So ends one of the better television shows in recent memory, cancelled by a network who never quite realized exactly how funny a show they had on their hands. This was never more apparent than in Titus: Season Three when the subject matter took even darker and confusing turns. Not that the previous seasons of infidelity, alcoholism, emotional abuse, and dysfunctional behavior were free from their share of controversy, mind you; only that the final season upped the ante by including schizophrenia, suicide, gay bashing, terrorist hijackings, child abuse, and senility as comedic backdrops, somehow making them both believable and hilarious at the same time. A few of these episodes were so controversial, in fact, that Fox didn't want to broadcast them, including an ill-timed two-part episode where Titus gets arrested by the FBI under suspicion of hijacking an airplane (due to air shortly after the September 11th terrorist attacks in New York City) and an episode involving Titus beating up a high school student with a baseball bat. Hilarity!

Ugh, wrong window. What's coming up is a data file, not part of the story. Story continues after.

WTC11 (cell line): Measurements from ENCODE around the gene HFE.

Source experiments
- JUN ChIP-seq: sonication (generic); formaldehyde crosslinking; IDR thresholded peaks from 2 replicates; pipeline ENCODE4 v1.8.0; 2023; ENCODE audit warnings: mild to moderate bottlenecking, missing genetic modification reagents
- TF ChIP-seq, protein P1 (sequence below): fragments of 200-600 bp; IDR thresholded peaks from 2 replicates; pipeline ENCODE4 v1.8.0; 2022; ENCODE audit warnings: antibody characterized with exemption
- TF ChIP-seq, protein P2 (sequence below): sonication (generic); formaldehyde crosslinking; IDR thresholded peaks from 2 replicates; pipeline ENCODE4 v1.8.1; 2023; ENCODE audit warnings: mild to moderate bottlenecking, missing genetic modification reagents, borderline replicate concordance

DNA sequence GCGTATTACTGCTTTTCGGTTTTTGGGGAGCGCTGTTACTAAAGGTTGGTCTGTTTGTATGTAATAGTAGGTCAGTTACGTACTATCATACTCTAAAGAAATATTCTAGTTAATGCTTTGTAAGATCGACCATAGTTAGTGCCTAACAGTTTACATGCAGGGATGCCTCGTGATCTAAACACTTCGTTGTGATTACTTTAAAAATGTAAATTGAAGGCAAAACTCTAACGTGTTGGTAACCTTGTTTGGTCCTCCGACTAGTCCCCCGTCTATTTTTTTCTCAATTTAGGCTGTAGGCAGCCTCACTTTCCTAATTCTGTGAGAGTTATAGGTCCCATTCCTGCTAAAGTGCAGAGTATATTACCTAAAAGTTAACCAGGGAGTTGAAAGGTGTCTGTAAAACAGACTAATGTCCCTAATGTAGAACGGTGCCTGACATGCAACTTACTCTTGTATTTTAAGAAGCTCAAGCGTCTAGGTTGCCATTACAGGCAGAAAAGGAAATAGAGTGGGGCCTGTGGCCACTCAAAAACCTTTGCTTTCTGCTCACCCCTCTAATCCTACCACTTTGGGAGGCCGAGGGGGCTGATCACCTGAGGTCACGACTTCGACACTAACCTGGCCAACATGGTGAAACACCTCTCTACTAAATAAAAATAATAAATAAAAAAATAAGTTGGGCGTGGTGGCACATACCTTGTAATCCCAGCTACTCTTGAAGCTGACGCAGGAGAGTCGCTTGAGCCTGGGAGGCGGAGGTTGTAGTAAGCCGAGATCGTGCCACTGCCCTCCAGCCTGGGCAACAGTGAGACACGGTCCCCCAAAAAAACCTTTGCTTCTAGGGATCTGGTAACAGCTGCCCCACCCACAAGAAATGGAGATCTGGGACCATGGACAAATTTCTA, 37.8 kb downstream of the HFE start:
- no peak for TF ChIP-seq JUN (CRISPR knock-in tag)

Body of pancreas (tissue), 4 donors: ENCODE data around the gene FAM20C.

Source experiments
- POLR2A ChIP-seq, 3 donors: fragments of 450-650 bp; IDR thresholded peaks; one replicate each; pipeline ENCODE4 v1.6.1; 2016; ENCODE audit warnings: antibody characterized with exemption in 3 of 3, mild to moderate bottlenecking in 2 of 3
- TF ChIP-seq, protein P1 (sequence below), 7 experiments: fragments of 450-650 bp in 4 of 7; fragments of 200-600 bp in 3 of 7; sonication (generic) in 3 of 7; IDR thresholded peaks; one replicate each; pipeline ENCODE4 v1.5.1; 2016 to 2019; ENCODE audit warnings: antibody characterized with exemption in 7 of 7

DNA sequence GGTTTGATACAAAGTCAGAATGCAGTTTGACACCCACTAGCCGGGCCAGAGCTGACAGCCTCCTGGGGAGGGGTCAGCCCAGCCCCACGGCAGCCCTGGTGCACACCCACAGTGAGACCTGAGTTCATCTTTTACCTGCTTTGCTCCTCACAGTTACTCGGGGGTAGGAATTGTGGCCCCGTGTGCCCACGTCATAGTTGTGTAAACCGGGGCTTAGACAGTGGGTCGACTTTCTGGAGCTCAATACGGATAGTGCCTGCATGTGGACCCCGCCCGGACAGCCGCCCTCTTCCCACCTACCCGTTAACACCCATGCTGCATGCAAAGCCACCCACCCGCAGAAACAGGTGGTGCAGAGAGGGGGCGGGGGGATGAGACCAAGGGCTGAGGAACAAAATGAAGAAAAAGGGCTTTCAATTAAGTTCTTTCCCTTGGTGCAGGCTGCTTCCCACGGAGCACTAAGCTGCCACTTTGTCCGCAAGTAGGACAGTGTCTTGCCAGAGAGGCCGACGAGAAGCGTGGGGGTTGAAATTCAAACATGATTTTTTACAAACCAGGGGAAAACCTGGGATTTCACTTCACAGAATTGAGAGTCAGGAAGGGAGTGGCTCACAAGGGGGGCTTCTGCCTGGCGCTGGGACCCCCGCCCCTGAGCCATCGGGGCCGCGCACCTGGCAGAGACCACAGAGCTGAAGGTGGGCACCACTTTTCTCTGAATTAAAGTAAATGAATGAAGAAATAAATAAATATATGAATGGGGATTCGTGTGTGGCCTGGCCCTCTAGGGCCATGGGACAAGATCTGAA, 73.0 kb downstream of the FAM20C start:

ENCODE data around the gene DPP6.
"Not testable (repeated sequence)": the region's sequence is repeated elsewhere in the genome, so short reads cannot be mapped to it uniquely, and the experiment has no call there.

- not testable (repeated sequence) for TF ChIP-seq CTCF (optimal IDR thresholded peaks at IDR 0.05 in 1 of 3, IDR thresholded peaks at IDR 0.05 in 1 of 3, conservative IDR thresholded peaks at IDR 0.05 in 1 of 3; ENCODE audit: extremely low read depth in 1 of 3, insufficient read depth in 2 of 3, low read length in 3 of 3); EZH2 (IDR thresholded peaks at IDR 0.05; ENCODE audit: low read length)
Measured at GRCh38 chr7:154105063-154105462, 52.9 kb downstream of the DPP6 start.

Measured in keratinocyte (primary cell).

No, seriously…hilarity. To anyone who has not seen the show, the idea of a comedy poking fun of such serious issues seems deplorable and worthy of a Fox sitcom (but not in a flattering way). But Titus is the kind of television where it only takes a few episodes to get a strong attachment to the characters and the twisted dysfunctional sense of humor, at which point you become an instant fan. Unfortunately, the network never quite "got it" the same way audiences did. Despite consistently solid ratings and increasing viewers, the series was cancelled unceremoniously.